UK- Morley Fund Management has published a controversial ranking of the largest 100 UK companies’ social and environmental credentials.

A so-called ‘sustainability matrix’ measures the business sustainability of FTSE 100 companies in terms of social and environmental issues. Against this is each company’s management vision and practices on sustainable development and corporate responsibility.

Morley, the CGNU Group’s £107bn asset manager, says the ratings should encourage companies to improve their social and environmental record.

Business sustainability is rated from A to E (fundamentally incompatible with sustainable development) while management vision is ranked between 1 (clear vision of sustainable development) to 5 (incompatible).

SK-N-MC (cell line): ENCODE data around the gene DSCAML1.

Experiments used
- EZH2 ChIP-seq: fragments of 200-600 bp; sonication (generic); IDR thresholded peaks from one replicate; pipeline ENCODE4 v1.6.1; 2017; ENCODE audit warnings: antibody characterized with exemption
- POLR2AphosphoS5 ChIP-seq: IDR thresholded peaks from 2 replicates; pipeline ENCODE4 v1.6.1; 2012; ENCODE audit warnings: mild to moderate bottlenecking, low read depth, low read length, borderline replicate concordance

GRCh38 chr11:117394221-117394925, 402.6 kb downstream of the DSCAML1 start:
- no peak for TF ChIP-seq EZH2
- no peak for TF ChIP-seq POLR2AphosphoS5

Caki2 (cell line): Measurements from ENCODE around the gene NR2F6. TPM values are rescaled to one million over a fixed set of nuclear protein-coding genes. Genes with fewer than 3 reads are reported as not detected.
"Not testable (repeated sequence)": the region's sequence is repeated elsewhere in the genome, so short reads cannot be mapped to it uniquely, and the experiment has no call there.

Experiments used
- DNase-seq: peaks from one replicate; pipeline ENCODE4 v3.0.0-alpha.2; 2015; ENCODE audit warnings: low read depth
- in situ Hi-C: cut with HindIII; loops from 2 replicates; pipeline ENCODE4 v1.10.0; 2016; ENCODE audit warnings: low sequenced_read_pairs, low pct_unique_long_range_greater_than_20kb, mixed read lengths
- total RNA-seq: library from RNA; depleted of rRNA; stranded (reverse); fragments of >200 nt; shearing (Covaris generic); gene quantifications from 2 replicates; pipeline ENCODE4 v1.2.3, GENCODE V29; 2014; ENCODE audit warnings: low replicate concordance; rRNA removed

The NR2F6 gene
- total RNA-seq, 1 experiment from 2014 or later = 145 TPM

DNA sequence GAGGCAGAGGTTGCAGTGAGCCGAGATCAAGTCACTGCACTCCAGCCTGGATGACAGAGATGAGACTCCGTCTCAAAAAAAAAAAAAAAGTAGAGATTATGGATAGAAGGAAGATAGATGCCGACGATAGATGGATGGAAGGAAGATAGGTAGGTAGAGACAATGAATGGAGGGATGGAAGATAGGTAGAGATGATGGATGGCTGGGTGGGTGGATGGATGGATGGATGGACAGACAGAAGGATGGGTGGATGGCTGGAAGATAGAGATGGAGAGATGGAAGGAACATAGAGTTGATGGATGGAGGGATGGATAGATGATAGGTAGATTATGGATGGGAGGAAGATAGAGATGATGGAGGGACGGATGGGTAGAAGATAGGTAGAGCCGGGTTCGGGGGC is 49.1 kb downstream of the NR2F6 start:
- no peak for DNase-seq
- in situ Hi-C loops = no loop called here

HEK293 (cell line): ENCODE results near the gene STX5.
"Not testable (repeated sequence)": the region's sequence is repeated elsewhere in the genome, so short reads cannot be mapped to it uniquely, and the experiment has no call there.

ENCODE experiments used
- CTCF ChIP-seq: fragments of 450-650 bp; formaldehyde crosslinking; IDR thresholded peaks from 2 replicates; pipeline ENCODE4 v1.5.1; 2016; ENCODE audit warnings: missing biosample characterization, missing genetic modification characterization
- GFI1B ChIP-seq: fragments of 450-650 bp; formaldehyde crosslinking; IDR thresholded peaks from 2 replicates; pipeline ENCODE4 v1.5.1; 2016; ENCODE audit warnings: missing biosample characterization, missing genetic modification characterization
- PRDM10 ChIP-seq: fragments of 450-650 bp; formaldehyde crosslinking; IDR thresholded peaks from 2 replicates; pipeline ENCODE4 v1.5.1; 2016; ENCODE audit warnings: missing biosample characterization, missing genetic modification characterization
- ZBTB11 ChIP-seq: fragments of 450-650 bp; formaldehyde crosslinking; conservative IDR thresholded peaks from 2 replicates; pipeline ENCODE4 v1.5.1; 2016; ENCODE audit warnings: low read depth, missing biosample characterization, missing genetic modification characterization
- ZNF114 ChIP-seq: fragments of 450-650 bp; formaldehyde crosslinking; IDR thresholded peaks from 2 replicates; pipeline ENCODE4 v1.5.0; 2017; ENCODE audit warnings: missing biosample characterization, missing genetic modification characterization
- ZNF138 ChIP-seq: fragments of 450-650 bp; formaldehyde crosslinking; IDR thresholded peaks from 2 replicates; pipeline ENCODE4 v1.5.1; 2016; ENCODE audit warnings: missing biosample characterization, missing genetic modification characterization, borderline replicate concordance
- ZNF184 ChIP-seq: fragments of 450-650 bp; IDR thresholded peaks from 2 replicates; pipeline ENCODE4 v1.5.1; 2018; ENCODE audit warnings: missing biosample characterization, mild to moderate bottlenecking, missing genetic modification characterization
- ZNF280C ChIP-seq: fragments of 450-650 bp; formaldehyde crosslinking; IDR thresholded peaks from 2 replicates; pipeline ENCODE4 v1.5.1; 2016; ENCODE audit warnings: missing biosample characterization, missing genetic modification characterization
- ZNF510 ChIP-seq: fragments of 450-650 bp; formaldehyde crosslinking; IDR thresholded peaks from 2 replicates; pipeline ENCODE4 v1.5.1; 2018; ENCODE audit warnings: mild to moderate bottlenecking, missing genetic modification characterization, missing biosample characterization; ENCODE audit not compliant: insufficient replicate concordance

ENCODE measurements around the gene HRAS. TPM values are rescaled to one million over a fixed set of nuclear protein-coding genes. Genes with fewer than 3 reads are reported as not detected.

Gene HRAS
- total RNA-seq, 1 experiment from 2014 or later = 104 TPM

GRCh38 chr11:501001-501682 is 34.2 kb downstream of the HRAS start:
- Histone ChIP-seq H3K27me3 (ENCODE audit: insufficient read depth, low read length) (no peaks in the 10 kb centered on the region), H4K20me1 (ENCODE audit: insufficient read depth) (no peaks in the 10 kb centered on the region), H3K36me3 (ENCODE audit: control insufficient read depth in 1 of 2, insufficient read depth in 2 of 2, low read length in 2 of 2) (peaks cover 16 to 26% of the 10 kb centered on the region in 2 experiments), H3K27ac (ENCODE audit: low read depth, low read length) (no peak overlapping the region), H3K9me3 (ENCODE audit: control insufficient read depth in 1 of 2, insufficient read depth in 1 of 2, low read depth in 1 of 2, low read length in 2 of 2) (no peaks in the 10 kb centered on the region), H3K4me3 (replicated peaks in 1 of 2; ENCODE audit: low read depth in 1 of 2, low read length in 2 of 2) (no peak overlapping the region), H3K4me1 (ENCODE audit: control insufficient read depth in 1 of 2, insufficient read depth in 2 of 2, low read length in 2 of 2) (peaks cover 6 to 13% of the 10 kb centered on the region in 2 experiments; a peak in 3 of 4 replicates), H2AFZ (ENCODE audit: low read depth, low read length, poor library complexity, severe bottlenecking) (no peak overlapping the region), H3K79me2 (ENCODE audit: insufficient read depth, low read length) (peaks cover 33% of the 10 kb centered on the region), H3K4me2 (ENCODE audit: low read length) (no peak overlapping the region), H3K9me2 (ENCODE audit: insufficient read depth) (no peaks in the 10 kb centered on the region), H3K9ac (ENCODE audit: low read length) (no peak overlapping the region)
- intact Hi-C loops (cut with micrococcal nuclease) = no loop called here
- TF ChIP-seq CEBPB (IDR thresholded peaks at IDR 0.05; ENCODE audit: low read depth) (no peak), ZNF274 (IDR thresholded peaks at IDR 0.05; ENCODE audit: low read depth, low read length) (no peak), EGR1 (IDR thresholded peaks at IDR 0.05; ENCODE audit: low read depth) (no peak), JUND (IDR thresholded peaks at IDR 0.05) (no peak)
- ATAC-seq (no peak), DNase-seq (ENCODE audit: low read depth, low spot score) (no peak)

None of the FTSE100 members scored a 1 or a 5 but pharmaceutical companies Astrazeneca and Glaxosmithkline achieved the best overall grade of a2. Tobacco companies Gallaher Group and Imperial Tobacco appeared at the bottom of the table with a rating of e4.

Some companies like Diageo and BP scored well on management vision and practice but poorly on sustainability. The converse was true for companies like Reuters and software group Sage.

Morley uses the ratings as a basis for making investment decisions. For its £150m Sustainable Futures Fund, the forty five FTSE 100 companies ranked below c3 are ineligible.

Clare Brook, director of Morley’s SRI team, says: “many companies now recognise the long term financial risks they face by ignoring environmental and social impacts, but believe the city to be entirely uninterested in sustainable development.

“Publishing the matrix demonstrates for the first time that the city has a vested interest in working with companies to develop an economic model where sustained returns are rooted in sustainable development.”